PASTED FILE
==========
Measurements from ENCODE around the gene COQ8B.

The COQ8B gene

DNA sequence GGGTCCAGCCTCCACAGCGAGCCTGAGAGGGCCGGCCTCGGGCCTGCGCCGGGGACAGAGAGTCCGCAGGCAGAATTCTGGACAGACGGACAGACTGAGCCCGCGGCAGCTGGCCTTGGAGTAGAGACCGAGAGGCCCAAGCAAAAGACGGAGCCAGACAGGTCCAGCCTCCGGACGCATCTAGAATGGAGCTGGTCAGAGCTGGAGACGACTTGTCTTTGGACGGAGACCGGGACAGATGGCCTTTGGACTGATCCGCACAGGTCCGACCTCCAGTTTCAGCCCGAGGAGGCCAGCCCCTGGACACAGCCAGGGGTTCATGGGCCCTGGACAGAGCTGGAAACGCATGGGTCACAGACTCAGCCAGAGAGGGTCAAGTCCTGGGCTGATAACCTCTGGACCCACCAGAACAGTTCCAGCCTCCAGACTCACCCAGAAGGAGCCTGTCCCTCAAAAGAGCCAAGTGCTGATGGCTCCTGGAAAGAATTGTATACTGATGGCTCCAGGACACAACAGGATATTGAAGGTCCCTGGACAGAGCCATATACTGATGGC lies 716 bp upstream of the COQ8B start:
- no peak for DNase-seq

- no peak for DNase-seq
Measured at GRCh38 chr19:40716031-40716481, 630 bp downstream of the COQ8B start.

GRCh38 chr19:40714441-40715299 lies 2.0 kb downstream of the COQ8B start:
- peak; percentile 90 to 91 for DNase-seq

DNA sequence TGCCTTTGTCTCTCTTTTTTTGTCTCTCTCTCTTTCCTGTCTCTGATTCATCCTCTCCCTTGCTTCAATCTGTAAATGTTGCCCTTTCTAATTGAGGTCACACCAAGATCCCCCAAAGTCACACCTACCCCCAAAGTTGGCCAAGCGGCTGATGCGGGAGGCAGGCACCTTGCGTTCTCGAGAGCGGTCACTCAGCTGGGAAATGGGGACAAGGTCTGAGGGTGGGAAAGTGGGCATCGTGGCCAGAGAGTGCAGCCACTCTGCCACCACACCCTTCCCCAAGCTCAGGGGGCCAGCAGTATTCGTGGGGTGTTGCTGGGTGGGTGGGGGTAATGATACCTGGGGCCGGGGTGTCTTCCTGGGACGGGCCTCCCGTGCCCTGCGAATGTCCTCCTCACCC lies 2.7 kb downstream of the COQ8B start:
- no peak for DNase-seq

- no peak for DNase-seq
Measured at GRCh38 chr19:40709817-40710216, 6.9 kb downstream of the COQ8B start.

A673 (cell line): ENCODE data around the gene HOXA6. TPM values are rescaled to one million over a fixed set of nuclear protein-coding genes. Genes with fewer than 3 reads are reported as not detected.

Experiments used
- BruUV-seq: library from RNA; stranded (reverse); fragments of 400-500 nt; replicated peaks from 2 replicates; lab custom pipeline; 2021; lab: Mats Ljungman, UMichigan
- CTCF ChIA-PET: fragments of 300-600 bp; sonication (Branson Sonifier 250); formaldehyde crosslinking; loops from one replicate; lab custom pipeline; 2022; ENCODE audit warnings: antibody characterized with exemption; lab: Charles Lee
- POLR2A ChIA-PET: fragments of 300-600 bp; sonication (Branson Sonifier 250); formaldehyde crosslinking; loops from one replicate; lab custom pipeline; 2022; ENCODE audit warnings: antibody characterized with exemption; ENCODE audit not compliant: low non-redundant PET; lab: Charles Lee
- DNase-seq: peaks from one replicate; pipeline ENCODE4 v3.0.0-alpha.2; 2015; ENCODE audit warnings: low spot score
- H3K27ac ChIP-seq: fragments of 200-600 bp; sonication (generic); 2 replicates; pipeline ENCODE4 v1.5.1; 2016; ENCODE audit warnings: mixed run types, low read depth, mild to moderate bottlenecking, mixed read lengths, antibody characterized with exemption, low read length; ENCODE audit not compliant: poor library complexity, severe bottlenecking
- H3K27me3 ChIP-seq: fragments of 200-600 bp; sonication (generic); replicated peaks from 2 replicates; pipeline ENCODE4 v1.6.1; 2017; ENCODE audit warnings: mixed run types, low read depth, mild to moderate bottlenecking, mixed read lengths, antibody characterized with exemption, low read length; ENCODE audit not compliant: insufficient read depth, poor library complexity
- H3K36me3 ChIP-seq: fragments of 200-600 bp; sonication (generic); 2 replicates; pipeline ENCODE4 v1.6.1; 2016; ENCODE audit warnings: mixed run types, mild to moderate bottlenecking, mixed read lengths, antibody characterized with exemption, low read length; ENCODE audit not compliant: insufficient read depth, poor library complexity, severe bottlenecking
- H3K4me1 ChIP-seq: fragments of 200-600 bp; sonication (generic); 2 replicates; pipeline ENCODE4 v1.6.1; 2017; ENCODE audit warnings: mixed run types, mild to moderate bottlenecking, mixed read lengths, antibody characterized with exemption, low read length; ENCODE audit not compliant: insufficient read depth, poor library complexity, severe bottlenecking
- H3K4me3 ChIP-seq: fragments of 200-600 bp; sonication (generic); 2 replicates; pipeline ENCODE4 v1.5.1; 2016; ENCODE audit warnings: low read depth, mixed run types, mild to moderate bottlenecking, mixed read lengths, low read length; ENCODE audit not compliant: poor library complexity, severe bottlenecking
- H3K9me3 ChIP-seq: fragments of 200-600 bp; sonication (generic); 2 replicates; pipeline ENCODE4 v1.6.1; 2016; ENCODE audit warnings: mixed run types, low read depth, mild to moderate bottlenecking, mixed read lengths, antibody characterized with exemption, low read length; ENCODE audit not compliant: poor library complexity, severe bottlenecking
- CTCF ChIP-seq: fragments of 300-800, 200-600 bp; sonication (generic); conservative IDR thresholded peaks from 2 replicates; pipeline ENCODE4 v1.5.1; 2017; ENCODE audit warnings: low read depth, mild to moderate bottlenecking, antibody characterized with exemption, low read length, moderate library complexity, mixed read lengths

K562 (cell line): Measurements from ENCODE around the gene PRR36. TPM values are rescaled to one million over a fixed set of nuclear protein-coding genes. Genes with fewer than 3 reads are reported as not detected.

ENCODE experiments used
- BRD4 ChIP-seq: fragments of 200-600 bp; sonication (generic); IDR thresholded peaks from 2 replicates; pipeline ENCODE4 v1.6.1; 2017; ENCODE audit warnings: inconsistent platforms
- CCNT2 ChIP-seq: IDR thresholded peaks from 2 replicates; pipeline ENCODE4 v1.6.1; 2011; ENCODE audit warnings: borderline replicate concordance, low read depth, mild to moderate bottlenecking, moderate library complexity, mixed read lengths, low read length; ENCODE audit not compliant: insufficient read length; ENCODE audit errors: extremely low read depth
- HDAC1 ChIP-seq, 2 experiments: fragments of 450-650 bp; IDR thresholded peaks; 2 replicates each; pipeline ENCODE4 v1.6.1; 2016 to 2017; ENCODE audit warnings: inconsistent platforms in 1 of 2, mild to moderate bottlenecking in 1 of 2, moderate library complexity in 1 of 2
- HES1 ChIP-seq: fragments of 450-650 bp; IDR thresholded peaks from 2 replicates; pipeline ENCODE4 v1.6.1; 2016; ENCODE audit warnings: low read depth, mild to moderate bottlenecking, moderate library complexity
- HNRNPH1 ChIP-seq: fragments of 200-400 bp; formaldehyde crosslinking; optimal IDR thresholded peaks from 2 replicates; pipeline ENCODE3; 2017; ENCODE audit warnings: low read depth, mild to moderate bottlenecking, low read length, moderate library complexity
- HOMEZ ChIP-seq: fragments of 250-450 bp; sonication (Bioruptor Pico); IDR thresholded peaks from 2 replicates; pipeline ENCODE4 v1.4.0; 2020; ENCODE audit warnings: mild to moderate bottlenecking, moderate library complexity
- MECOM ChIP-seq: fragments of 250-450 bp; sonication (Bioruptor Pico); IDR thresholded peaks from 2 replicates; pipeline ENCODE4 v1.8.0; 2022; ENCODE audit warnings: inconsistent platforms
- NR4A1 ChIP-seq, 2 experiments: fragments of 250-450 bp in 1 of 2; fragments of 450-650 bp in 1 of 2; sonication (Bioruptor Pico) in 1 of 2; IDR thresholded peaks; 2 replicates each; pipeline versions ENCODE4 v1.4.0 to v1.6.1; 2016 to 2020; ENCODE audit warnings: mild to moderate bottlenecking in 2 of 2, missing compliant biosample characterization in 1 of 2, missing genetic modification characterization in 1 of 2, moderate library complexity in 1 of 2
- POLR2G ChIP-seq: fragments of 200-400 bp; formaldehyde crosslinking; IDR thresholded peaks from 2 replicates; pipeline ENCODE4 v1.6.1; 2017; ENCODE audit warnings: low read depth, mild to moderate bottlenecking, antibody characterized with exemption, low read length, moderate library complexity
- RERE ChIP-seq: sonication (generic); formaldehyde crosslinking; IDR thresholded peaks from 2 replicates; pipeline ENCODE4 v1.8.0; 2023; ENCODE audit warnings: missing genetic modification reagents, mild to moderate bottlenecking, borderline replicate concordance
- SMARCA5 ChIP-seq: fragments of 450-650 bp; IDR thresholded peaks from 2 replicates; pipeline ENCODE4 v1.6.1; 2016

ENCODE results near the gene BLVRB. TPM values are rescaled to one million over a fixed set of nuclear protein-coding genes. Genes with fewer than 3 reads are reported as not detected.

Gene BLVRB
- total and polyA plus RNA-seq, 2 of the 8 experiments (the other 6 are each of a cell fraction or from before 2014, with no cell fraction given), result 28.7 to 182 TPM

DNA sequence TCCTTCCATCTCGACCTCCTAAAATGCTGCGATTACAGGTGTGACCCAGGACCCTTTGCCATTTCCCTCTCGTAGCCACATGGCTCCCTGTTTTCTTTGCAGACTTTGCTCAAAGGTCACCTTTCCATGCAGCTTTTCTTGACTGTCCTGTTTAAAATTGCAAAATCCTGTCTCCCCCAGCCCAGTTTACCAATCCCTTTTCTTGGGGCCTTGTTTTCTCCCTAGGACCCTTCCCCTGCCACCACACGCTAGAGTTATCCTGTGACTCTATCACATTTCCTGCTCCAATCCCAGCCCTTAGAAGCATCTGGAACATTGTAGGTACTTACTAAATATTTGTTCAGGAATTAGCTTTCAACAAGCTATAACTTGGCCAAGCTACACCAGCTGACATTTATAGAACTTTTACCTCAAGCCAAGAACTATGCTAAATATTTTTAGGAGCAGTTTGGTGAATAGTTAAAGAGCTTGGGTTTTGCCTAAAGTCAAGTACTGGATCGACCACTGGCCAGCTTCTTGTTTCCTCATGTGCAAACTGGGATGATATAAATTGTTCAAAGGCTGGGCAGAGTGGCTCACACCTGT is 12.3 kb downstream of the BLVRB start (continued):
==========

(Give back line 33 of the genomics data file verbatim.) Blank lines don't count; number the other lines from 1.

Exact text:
- HOMEZ ChIP-seq: fragments of 250-450 bp; sonication (Bioruptor Pico); IDR thresholded peaks from 2 replicates; pipeline ENCODE4 v1.4.0; 2020; ENCODE audit warnings: mild to moderate bottlenecking, moderate library complexity